Text: John 15:1-8
Fifth Sunday of Easter, Series B
Listen to the sermon here.
Grace to you and peace from God our Father and the Lord Jesus Christ.
One of many areas in which I possess near-total incompetence is gardening. I am not a gardener. But I can mow the lawn, pick berries, and maybe even keep a cactus alive for a bit. After I bought my first house in Windsor, it was time to cut the grass for the first time. I decided that the flowerbed was not worth the effort, so I mowed it right over and left to be grass. My wife thinks I’m a terrible person. Thankfully, the picture of the Vine in our Gospel reading isn’t an instruction manual for gardening. The image of the Vine takes us out to wine country. Think of Niagara-on-the-Lake with its rolling vineyards lush with grapevines. Fruitful branches thick with grapes growing on an old, gnarled vine with roots that reach deep into the ground. Jesus is that true Vine, the only Vine planted by God. You, baptised Christian, are one of the branches. This is a metaphor, a story that describes the nature of our relationship with Jesus.
Looking for Fruit
The big point of the passage is fruitfulness. What God, the gardener, wants to cultivate is fruit. He wants to see you bear fruit. Fruit-bearing is not something that the branches do because they tried hard. The fruit develops because the Vine is true and the gardener good. Fruit comes because the branch is connected to the Vine. Sap comes from the Vine to the branch making it fruitful.
We can only bear fruit if we are connected to Jesus. “I am the vine… apart from me, you can do nothing,” says Jesus. Whenever the Good News of Jesus is preached, God’s Spirit goes to work, and people are renewed, and they are given new spiritual life. The first sign of that new life is their trust in Jesus. The branches cannot produce fruit on their own. We bear fruit not by squeezing it out of ourselves but because we are extensions of the Vine. The Holy Spirit creates the fruit in us.
When Jesus speaks about fruit, to what is he referring? In his letter to the Galatians (5:22-24), the Apostle Paul tells us. “The fruit of the Spirit is love, joy, peace, patience, kindness, goodness, faithfulness, gentleness, self-control.” That’s the fruit that God is looking for in you. Branches don’t live off their own fruit because it’s for someone else. Branches live off the Vine. There must be something of the life of the Vine in us if we belong to God! There must be Christlikeness. There are certain attitudes, behaviours, habits, and virtues that God is looking for in you. The fruit God looks for is Christ’s own life at work in us. Like the Vine that conveys the vital sap to its branches so they may remain productive, so Christ functions as the source of life for his people. As long as the connection remains, there will be spiritual fruit as a result.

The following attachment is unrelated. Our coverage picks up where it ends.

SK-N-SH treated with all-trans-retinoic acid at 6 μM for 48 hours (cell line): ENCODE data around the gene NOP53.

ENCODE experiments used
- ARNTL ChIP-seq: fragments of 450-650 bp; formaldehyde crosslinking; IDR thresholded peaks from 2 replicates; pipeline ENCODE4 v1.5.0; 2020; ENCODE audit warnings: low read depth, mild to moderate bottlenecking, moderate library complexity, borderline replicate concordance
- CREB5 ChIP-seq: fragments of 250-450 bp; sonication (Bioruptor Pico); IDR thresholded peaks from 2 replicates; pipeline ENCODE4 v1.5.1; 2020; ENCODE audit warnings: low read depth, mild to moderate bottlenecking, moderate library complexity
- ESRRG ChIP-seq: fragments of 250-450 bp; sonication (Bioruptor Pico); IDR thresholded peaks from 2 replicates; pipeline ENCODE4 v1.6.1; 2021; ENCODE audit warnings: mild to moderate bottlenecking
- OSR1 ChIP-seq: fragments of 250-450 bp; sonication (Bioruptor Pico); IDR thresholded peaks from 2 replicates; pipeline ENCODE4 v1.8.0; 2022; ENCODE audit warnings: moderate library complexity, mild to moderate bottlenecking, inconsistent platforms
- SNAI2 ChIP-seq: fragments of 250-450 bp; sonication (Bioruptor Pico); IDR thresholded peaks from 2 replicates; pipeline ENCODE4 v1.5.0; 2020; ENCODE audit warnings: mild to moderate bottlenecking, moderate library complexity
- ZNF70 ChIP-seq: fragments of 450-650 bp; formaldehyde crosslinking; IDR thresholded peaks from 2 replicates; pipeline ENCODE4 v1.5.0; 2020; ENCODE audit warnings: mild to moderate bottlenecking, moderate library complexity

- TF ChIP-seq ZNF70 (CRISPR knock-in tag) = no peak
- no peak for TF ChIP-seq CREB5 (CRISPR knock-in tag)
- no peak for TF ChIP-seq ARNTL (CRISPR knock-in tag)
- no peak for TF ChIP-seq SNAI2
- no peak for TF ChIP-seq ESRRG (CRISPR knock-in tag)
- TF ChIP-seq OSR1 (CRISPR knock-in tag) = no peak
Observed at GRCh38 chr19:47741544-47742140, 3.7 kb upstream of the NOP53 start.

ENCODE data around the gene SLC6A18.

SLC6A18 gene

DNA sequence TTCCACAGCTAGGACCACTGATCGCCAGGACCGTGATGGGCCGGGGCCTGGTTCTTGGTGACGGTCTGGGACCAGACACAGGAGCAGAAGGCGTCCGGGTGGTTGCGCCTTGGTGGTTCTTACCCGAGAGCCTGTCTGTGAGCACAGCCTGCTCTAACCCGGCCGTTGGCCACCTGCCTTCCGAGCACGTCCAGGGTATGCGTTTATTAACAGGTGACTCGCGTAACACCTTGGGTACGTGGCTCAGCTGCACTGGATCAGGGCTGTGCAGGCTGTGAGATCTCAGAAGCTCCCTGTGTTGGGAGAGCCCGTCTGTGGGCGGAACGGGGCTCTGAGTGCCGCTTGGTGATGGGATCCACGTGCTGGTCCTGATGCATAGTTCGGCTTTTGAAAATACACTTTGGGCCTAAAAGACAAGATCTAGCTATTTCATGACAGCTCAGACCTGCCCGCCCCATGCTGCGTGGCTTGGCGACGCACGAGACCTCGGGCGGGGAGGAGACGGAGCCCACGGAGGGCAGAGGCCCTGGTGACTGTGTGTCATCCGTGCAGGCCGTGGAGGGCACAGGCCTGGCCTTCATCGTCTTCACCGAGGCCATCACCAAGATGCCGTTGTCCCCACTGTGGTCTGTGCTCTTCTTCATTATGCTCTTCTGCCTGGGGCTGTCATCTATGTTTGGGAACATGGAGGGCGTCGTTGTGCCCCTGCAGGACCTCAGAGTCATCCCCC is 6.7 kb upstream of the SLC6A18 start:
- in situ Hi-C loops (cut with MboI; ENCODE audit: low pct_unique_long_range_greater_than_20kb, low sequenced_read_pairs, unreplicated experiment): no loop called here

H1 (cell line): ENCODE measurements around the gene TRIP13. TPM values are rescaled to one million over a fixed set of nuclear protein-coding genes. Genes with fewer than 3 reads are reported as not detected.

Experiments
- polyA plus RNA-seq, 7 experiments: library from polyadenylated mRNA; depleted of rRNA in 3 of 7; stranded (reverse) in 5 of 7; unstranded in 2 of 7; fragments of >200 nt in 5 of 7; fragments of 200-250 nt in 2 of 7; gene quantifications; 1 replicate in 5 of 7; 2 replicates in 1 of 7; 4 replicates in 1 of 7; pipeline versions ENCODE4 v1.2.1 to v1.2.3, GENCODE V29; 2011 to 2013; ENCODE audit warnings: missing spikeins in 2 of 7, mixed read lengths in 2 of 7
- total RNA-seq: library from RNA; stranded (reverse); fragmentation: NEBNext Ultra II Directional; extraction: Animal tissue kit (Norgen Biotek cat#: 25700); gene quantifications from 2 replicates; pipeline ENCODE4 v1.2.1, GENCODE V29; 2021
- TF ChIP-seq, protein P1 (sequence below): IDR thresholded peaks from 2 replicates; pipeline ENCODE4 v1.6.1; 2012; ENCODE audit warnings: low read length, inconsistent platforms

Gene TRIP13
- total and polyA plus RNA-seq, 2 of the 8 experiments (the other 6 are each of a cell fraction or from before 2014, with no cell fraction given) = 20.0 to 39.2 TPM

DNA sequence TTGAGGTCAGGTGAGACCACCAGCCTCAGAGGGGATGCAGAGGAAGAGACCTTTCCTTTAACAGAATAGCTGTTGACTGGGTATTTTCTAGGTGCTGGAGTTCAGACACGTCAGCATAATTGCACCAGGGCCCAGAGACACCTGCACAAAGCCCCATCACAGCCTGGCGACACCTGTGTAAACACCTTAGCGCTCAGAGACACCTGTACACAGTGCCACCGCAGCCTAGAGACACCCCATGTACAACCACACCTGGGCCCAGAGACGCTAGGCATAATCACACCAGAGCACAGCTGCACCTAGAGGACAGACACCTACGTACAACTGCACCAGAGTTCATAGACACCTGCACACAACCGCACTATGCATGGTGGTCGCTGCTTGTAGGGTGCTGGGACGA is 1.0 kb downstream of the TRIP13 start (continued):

Pruning the Branches
Some things can stop the flow of sap from the Vine to a branch, and cause the branch to wither and become fruitless dead branches. Dead branches are what God’s pruning clippers are after. Going back to Galatians, we might say that the dead branches is our sinful self that gets in Jesus’ way. “They are such things as sexual sins, uncleanness, licentiousness, idolatry, sorcery, hostilities, strife, jealousy, bursts of rage, selfish ambition, factiousness, divisions, moods of envy, drunkenness, wild partying, and similar things.” Take a deep look inside, and you will discover within yourself all kinds of evil, which will wither you up if allowed full rein. These are the things that Jesus died to take away from us. These are the things we died to in our baptism. This is what Jesus absorbed into His death and buried in His tomb.
The fruit God is seeking does not suddenly appear just because someone has believed in Jesus, has prayed for God’s Spirit. It does not come by sitting back and waiting for “fruit” to arrive. It’s not automatic. For fruit to grow, there has to be a gardener. The gardener has to tend and prune the Vine. He has to cut away weeds and other parasites that suck the life out of the Vine. The gardener cuts away dead branches. Good branches need to be pruned back to produce even more fruitful wood.